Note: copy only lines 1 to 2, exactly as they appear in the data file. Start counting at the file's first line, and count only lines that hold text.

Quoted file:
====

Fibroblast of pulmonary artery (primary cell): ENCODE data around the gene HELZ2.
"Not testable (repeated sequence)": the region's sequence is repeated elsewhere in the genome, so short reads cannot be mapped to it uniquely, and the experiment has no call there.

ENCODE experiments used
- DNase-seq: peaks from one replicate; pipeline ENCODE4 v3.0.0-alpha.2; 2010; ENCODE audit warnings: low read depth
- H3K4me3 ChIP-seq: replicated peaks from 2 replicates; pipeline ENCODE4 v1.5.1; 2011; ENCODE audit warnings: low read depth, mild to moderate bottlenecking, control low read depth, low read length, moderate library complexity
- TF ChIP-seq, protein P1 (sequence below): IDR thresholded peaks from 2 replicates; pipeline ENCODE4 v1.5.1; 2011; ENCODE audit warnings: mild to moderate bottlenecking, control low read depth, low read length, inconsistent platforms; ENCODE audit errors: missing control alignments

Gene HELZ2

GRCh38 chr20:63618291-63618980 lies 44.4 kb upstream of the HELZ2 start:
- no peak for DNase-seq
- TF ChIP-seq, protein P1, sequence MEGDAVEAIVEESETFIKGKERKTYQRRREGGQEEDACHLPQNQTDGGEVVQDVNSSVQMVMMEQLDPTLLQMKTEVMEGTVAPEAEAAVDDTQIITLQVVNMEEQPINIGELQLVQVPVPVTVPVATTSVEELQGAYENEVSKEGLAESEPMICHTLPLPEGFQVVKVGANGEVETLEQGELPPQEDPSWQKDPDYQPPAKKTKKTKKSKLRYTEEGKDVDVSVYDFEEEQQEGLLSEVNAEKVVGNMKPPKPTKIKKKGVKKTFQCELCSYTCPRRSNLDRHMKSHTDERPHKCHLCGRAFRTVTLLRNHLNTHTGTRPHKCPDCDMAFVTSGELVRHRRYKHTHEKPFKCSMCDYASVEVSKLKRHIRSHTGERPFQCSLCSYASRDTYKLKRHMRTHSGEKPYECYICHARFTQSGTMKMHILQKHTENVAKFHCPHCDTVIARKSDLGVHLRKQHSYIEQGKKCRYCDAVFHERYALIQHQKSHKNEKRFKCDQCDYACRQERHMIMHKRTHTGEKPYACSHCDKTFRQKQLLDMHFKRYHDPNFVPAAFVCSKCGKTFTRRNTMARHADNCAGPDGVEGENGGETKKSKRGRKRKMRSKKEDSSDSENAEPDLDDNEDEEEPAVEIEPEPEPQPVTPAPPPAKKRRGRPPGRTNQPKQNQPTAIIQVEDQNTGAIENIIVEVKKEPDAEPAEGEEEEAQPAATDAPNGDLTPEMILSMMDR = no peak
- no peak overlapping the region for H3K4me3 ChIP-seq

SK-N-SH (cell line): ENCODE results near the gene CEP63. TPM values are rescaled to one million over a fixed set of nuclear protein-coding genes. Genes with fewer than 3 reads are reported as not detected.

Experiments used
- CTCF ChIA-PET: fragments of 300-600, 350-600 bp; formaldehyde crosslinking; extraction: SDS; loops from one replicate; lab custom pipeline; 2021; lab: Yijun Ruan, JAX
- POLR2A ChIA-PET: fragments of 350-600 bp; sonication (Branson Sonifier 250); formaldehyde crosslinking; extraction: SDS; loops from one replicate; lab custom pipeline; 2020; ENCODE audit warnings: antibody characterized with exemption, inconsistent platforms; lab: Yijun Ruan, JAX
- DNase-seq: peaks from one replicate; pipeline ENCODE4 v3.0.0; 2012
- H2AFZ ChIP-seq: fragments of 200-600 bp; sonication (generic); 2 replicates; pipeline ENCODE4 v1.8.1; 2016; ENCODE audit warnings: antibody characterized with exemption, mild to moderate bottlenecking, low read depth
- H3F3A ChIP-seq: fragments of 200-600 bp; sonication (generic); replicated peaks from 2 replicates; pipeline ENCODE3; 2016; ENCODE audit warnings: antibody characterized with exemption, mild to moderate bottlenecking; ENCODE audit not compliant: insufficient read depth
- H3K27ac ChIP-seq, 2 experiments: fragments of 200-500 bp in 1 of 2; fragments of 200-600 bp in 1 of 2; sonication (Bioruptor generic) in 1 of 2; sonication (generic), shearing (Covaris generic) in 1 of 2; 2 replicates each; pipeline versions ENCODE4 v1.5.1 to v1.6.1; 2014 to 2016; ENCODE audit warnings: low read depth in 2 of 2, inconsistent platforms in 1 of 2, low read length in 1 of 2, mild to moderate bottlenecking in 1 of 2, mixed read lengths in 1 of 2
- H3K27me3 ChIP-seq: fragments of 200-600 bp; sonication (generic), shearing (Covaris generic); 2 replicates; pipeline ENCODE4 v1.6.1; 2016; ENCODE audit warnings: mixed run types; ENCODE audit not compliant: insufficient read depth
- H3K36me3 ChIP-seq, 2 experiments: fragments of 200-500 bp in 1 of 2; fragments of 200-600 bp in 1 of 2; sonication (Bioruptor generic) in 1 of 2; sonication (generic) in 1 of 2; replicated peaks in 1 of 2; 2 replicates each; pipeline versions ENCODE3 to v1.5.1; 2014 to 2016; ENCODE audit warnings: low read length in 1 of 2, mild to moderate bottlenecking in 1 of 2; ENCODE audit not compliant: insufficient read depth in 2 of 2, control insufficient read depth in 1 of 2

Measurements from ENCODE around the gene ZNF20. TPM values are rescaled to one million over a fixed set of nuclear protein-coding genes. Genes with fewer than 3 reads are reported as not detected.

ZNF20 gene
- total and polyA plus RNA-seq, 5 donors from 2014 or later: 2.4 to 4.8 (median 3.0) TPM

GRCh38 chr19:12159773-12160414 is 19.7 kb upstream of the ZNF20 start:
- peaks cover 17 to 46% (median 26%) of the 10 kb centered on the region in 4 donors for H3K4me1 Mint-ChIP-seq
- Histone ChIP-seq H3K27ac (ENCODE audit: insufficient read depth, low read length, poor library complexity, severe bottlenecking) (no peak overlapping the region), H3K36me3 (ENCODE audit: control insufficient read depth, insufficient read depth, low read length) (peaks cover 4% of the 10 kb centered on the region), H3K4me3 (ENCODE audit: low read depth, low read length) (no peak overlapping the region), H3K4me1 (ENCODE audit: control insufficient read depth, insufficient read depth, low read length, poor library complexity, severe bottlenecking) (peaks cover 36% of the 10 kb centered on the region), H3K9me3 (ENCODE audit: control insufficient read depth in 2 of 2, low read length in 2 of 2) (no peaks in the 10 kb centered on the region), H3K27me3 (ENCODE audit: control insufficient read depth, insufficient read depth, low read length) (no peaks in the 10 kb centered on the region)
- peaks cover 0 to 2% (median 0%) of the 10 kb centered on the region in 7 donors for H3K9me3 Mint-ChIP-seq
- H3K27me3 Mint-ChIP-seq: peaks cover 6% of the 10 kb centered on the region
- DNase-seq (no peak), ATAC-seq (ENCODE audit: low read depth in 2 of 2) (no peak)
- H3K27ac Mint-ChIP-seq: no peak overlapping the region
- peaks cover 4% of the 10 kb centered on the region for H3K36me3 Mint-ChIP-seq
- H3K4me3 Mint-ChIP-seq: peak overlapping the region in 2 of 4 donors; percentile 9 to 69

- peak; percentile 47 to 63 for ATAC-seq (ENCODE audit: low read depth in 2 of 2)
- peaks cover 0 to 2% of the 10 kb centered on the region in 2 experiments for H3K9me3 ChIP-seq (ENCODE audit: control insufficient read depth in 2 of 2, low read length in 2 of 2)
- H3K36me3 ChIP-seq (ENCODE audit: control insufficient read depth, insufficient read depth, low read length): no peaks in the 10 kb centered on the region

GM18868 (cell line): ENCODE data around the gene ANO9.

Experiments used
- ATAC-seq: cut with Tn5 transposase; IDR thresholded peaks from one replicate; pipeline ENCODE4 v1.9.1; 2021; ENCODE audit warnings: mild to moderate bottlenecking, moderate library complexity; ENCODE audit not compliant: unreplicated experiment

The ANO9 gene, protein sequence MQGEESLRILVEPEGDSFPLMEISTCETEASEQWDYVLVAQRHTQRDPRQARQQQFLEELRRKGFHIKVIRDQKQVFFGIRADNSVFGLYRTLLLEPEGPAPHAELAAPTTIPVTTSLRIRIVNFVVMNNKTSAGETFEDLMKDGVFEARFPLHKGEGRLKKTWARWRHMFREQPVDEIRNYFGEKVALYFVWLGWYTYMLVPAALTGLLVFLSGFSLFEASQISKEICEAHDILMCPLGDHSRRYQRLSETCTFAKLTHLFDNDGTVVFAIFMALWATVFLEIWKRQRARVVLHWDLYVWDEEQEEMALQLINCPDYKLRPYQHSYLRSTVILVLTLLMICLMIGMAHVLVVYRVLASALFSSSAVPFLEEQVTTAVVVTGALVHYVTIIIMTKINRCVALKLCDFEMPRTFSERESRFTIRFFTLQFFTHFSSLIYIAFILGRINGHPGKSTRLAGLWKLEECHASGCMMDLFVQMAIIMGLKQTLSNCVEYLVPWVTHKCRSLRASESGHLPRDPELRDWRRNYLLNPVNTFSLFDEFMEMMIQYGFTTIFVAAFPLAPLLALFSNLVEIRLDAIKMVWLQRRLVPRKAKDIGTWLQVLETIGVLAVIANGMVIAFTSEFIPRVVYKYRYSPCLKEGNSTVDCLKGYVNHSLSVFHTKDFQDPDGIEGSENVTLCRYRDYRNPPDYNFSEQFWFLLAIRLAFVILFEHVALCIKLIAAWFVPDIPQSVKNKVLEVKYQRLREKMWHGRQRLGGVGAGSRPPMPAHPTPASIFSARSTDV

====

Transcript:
Fibroblast of pulmonary artery (primary cell): ENCODE data around the gene HELZ2.
"Not testable (repeated sequence)": the region's sequence is repeated elsewhere in the genome, so short reads cannot be mapped to it uniquely, and the experiment has no call there.